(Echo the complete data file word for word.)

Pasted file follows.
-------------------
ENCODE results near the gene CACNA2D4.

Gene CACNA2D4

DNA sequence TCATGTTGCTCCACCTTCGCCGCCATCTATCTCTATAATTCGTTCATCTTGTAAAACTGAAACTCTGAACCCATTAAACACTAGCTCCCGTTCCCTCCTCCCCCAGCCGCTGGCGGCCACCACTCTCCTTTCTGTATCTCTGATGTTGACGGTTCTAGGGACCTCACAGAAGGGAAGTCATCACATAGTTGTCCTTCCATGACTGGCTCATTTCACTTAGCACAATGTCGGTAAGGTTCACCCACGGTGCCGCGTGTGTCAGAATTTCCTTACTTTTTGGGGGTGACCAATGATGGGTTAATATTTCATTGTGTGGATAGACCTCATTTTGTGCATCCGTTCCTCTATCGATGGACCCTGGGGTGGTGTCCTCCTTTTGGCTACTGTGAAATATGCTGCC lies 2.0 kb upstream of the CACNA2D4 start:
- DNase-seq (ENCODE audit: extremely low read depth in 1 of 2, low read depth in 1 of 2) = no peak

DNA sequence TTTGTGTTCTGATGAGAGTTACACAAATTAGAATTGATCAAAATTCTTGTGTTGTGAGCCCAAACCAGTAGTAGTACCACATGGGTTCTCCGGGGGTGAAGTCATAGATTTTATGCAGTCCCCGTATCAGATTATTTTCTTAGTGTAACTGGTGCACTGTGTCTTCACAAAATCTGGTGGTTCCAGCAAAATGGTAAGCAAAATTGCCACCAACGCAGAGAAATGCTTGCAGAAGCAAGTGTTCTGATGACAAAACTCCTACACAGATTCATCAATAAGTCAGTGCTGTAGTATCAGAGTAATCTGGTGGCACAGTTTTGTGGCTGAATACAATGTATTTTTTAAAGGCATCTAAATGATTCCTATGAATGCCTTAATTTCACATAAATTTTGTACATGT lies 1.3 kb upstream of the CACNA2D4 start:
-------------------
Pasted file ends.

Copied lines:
ENCODE results near the gene CACNA2D4.

Gene CACNA2D4

DNA sequence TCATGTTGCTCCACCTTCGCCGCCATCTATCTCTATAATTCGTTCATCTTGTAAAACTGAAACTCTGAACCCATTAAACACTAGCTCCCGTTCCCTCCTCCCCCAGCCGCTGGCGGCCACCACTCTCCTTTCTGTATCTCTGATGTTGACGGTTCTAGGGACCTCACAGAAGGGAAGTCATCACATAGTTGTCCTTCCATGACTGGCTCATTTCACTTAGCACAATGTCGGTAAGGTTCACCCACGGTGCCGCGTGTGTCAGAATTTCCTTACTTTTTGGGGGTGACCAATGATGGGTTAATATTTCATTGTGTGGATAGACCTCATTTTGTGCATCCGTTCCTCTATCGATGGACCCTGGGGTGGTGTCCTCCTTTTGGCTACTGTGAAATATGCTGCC lies 2.0 kb upstream of the CACNA2D4 start:
- DNase-seq (ENCODE audit: extremely low read depth in 1 of 2, low read depth in 1 of 2) = no peak

DNA sequence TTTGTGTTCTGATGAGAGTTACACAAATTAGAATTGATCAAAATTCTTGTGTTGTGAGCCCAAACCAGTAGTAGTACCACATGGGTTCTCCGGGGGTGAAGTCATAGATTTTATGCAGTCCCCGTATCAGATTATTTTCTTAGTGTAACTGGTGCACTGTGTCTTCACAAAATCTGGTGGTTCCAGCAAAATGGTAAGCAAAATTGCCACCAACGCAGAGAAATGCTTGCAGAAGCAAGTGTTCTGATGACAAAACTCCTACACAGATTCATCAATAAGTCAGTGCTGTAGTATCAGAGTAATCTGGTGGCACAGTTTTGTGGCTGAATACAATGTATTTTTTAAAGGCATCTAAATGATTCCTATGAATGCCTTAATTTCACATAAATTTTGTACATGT lies 1.3 kb upstream of the CACNA2D4 start: